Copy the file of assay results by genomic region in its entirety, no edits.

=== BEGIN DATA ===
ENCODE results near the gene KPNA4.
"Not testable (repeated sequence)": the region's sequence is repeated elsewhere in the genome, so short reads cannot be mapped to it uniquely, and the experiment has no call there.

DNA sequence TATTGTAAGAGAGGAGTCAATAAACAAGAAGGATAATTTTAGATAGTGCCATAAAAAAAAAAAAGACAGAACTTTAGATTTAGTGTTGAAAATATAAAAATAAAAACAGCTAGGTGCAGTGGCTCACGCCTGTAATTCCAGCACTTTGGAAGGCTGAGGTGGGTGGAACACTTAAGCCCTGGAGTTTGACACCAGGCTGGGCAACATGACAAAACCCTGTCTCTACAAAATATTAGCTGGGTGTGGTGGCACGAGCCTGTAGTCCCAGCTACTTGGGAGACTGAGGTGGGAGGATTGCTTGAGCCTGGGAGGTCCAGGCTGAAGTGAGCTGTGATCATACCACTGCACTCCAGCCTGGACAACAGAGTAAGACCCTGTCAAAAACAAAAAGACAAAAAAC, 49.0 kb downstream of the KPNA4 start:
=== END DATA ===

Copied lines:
ENCODE results near the gene KPNA4.
"Not testable (repeated sequence)": the region's sequence is repeated elsewhere in the genome, so short reads cannot be mapped to it uniquely, and the experiment has no call there.

DNA sequence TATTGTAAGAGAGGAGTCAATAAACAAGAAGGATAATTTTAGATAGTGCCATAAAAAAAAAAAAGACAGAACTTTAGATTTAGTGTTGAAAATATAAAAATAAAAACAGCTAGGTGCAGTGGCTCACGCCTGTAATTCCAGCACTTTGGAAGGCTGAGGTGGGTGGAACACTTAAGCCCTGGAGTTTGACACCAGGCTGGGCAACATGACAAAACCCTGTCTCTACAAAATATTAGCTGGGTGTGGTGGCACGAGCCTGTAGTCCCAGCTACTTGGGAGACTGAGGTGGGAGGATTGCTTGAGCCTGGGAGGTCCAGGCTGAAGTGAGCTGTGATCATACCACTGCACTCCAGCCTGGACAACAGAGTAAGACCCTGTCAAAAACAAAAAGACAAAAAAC, 49.0 kb downstream of the KPNA4 start: